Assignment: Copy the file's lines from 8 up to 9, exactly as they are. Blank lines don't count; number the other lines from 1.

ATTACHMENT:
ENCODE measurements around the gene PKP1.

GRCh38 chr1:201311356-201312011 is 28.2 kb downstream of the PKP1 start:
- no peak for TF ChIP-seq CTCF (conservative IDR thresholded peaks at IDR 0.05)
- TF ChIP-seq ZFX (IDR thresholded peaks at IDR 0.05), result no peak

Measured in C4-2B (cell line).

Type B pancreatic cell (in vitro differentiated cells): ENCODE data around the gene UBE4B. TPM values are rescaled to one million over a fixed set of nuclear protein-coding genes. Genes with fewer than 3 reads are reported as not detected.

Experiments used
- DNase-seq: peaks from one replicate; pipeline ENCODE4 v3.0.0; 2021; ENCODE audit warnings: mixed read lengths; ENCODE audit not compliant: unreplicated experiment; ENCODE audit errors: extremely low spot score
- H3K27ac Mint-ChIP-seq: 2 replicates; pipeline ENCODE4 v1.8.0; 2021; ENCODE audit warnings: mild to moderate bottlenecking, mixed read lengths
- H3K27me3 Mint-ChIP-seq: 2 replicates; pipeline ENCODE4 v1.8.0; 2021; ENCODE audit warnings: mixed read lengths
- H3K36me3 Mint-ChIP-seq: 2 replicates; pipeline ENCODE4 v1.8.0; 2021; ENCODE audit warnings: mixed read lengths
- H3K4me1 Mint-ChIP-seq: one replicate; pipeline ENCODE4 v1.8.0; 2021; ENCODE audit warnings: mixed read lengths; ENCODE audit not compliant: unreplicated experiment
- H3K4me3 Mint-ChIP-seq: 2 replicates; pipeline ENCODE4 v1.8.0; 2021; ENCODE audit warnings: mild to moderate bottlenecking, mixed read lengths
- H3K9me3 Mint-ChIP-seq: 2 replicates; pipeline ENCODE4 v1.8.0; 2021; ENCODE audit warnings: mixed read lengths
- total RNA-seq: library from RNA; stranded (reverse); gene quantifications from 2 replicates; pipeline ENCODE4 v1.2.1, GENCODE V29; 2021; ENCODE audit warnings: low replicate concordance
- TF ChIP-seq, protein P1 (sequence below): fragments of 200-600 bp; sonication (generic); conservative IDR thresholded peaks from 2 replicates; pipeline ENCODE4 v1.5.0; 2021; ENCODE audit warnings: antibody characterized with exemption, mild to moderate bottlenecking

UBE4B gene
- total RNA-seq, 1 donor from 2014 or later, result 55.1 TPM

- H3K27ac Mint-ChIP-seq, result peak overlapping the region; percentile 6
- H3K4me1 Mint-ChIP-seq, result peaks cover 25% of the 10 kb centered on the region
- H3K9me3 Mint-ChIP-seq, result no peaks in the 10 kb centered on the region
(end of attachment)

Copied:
- DNase-seq: peaks from one replicate; pipeline ENCODE4 v3.0.0; 2021; ENCODE audit warnings: mixed read lengths; ENCODE audit not compliant: unreplicated experiment; ENCODE audit errors: extremely low spot score
- H3K27ac Mint-ChIP-seq: 2 replicates; pipeline ENCODE4 v1.8.0; 2021; ENCODE audit warnings: mild to moderate bottlenecking, mixed read lengths